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California Senate Bill Could Change Driving Distance

Cyclists may gain a new protection from drivers on the road under SB 1464.

Published: Tuesday, September 11, 2012

Updated: Tuesday, September 11, 2012 22:09

Roads may soon become a safer place to ride for cyclists if California Senate Bill 1464 passes by Sept. 30, mandating that drivers give cyclists 3 feet of space.

The California Bicycle Coalition and the City of Los Angeles sponsored the campaign for SB 1464—also known as “Give Me 3”—because current
California law has been unclear, only requiring drivers to “keep a safe distance” from cyclists.

A law similar to SB 1464, SB 910, was proposed just last year but was vetoed by Gov. Jerry Brown last October. The governor has until the end of September to sign the new legislation into law.

“I think it would be good to have the 3-foot cushion, but I don’t know that it will make a
difference,” said Ismael Pascacio, a fire technology major who has been in a few bicycle accidents. “Drivers now still don’t pay attention."

The campaign’s website explained that under current legislation it is not illegal to hit or injure a bicyclist with a car, but under the proposed law, drivers will have to pay attention or could receive up to $154 in fines if they pass too closely—even if the cyclist is not injured. In cases where a cyclist is injured after a car passes them too closely, a violator could face up to $959 in fines.

Tedd Rogers, a freelance writer and cyclist who runs the “Biking in LA” blog—which lists local bike rides and events, offers bike safety tips and covers bike accidents throughout Southern California—reported that 14 bicyclists in Los Angeles County have died this year.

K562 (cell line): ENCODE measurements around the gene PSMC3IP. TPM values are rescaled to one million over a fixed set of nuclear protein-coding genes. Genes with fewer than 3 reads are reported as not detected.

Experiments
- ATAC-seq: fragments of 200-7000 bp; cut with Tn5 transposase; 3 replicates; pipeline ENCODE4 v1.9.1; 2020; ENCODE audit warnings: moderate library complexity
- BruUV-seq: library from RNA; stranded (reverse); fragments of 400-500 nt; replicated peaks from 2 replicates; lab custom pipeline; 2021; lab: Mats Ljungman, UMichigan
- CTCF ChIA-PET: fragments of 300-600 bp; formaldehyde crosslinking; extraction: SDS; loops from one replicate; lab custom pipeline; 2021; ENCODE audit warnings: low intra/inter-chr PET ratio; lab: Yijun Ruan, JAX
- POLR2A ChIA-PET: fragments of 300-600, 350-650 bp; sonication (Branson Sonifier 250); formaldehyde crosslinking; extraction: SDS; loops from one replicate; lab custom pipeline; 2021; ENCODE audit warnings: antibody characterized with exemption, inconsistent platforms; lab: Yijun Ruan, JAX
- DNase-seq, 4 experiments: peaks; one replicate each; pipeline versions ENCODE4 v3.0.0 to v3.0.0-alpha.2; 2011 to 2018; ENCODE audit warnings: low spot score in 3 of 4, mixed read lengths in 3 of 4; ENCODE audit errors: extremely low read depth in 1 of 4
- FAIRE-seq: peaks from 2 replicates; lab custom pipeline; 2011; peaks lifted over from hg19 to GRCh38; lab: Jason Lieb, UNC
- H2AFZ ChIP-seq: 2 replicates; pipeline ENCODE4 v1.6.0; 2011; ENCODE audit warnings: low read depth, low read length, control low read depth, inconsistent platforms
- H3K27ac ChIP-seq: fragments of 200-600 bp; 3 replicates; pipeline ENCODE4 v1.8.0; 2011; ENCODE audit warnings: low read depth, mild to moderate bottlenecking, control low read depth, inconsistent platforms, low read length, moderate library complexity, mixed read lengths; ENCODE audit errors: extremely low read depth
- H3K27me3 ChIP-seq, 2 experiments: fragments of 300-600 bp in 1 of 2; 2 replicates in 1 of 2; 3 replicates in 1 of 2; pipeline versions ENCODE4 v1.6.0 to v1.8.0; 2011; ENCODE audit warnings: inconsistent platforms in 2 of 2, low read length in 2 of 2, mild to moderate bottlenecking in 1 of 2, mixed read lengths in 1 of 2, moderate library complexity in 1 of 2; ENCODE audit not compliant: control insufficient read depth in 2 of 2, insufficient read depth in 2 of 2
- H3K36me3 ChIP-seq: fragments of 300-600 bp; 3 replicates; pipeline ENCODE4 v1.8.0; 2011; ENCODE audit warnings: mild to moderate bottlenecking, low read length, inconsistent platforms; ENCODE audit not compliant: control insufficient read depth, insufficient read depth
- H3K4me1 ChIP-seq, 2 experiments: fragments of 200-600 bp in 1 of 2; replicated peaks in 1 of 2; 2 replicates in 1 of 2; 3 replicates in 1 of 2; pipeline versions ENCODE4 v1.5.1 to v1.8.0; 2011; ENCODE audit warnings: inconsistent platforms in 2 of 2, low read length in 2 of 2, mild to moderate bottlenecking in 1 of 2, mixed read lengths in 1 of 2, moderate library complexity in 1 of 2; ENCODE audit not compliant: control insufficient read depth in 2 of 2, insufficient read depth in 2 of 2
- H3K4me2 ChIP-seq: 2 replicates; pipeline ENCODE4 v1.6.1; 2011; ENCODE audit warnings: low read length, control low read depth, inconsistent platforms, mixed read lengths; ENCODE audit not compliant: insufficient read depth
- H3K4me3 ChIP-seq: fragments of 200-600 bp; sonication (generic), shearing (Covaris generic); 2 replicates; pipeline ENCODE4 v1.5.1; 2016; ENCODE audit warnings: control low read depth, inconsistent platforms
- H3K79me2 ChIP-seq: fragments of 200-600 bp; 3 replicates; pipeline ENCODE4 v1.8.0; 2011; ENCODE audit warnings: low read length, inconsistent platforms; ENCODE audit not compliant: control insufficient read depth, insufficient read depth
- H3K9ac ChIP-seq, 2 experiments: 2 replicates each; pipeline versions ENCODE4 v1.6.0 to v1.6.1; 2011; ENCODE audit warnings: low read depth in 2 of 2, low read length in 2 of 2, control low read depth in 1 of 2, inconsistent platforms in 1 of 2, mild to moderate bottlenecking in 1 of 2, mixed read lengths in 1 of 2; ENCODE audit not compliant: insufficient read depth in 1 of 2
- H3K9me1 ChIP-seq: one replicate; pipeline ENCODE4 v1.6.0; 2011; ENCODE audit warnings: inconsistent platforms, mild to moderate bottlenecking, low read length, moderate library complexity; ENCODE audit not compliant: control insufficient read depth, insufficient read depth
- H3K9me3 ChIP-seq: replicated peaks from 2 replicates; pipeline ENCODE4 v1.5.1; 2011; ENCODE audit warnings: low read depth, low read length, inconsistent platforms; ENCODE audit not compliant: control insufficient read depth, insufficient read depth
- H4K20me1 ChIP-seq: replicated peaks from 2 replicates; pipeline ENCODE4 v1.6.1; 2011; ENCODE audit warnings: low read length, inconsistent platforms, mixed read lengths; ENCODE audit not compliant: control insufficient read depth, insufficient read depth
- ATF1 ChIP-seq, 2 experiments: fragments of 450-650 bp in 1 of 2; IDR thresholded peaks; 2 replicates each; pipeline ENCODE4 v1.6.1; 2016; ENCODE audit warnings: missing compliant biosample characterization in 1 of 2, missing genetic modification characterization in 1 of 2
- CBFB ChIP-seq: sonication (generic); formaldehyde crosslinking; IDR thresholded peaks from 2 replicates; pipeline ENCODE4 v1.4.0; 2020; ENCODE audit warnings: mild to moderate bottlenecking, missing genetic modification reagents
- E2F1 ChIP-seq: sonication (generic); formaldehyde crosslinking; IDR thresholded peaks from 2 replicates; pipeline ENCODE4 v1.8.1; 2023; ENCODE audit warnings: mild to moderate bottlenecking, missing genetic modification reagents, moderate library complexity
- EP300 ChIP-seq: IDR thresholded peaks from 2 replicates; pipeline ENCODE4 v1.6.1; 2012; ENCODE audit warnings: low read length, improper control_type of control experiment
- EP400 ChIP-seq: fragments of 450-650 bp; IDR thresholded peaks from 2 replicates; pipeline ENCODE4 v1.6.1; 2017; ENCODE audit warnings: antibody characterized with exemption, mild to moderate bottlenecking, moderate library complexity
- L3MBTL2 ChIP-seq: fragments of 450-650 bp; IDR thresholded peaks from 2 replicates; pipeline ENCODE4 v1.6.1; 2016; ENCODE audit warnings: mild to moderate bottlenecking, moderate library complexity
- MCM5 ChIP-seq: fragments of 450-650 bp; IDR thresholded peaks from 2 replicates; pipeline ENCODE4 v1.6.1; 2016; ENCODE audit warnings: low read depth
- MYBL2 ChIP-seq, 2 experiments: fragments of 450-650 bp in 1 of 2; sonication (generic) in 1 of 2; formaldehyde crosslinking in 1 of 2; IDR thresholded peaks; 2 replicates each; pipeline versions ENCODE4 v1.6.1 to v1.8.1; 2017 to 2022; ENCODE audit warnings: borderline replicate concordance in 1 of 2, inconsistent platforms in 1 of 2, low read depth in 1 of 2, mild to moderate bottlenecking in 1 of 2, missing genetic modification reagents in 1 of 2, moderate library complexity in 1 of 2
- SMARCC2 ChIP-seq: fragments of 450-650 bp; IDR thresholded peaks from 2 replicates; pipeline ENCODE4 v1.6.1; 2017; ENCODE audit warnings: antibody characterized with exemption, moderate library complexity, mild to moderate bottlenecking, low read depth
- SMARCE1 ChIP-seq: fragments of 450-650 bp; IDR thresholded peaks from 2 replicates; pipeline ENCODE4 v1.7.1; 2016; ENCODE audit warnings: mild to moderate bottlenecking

Rogers is skeptical of the "Give Me 3" bill.

“I’m very concerned that this law only covers passing within the same lane, which means that if a cyclist is riding in a bike lane, drivers can pass without having to give 3 feet [of] distance,” Rogers said. “I do think Gov. Brown should sign it. But [SB 910, which] he vetoed last year, was better.”

Gov. Brown vetoed SB 910 because it required drivers to slow down to 15 miles per hour if the road is too narrow to give a cyclist 3 feet of space. Brown was concerned with the bill for traffic in urban areas, according to the California Bicycle Coalition. SB 1464 only requires drivers to slow down to a speed that is reasonable for the flow of traffic and road conditions.

If signed by Gov. Brown by the end of the month, California would be the 22nd state to enact a specific minimum passing distance for motorists, according to the California Bicycle Coalition.

To read the bill in its entirety, visit and search SB 1464. To see the California Bicycle Coalition’s stance on SB 1464, visit

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